The Taliban have changed since the 1990s and are now a multi-factional organization, with different factions leaning toward different neighbors. So, even a Taliban takeover could lead to more internal fighting. It is also possible that the Taliban could continue without Pakistan’s support as it has gained recognition from other countries, such as Iran, China, and Russia, all of which have recently hosted high-level delegations from the Taliban.

Afghans generally believe that the Taliban would not have been able to advance so quickly without support from Pakistan. According to (Afghanistan President Ashraf) Ghani, “Intelligence estimates indicate the influx of over 10,000 jihadi fighters from Pakistan and other places in the last month, as well as support from their affiliates in the transnational terrorist organization.”

Pakistan Prime Minister Imran Khan called the accusations “extremely unfair.”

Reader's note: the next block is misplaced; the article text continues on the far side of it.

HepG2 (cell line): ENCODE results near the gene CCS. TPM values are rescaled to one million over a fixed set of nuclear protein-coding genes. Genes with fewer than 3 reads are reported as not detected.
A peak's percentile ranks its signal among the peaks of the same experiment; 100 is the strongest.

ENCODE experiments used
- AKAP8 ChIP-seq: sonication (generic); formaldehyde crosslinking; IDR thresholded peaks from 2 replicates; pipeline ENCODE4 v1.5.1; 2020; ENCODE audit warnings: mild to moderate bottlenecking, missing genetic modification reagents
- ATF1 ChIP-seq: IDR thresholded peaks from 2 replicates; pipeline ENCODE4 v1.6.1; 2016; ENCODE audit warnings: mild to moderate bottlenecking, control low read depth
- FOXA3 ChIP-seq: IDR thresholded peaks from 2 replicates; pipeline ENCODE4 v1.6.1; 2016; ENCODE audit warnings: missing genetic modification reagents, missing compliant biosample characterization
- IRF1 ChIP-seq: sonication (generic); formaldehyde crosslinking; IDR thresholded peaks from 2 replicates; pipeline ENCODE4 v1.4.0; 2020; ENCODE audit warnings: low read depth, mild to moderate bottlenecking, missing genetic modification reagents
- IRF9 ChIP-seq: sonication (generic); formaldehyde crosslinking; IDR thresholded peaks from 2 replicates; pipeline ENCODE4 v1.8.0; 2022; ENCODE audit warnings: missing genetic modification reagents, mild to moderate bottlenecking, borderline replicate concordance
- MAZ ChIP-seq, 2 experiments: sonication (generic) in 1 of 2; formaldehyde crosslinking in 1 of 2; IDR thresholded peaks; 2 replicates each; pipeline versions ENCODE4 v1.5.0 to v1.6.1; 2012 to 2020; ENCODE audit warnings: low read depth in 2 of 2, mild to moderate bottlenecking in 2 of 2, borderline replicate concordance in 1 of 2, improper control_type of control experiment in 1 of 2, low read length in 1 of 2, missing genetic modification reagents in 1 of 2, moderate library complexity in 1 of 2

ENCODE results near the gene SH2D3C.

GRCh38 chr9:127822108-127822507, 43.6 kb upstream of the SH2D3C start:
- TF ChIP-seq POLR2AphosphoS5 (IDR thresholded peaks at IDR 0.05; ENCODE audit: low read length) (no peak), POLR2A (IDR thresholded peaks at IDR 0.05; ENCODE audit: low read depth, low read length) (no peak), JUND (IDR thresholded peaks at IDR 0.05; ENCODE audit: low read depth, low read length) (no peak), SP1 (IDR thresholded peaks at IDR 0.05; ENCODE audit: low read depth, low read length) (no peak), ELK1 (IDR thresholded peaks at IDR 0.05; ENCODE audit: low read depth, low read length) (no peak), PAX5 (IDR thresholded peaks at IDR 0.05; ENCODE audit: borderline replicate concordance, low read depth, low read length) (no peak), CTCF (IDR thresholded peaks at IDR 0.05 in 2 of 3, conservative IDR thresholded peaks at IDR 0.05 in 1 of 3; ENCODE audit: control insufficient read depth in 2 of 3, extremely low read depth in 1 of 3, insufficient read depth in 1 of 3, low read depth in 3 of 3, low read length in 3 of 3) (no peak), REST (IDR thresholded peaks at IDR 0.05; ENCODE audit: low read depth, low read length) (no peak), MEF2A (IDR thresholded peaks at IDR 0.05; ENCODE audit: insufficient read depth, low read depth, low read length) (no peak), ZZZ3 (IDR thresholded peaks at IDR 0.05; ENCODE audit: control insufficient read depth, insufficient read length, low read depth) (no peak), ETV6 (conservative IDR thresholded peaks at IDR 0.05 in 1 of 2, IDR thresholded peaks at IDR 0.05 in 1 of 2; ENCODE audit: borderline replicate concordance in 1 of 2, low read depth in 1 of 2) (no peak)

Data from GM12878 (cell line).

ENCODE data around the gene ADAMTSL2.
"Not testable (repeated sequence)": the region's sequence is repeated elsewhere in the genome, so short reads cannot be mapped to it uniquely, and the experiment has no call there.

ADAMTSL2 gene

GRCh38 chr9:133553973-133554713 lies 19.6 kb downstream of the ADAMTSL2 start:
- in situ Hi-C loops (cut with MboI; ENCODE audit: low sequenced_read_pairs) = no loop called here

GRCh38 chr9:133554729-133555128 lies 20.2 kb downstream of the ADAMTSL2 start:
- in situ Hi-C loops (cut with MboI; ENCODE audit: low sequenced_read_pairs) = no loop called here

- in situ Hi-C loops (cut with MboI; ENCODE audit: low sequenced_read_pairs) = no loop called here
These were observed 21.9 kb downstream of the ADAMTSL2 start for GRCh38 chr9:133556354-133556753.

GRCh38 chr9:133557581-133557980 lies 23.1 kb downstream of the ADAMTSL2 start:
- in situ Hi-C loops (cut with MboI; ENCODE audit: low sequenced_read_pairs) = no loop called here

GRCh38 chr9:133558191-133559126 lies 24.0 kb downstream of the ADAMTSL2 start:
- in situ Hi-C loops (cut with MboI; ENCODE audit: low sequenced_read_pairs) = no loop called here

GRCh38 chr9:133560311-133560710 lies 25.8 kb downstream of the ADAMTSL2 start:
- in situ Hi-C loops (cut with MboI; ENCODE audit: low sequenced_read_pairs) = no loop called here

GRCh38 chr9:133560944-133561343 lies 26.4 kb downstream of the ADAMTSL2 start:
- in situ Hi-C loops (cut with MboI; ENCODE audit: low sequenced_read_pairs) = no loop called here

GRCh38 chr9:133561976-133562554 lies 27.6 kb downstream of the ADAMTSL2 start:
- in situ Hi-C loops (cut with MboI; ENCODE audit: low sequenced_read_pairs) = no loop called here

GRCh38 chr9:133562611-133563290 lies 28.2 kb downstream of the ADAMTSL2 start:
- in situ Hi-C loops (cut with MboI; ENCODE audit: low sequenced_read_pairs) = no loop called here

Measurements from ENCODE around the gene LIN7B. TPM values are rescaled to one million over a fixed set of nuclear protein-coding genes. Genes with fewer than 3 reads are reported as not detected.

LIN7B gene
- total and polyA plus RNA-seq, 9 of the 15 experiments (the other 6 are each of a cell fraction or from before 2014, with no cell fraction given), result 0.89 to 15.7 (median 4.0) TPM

“I can assure you that no country has tried harder to get the Taliban on the dialogue table than Pakistan.” He admitted the existence of links between Pakistan’s Inter-Services Intelligence (ISI) and the Haqqani network — a Taliban network in Pakistan’s North Waziristan— but denied that ISI controls it and suggested that the U.S. should use ISI-Haqqani network connection “to actually get them on the negotiating table.”

India, on the other hand, has been supportive of the Afghan government, and its rivalry with Pakistan is well-documented. Has India’s approach toward the Taliban changed in light of the group’s recent successes? 

India has always viewed the Taliban as Islamabad’s proxy, alongside Pakistani terrorist groups such as Lashkar-e Taiba and Lashkar Jhangavi. However, in May 2020, Taliban spokespersons Suhail Shaheen and Zabiullah Mujahid stated that India’s revocation of Kashmir’s autonomy was an “internal affair.”

 “The statement that has been circulated in certain media regarding India does not belong to the Islamic Emirate. The policy of the Islamic Emirate regarding neighbor states is very obvious that we don’t interfere in their domestic issues,” a tweet from Shaheen clarified. In June this year, India’s Ministry of External Affairs confirmed reports that India has reached out to the Taliban in an apparent recognition of the likely fall of the Kabul government. How much influence India could have in a Taliban-controlled Afghanistan is unclear, but its focus appears to be on limiting Taliban support for anti-India extremists in Kashmir and elsewhere.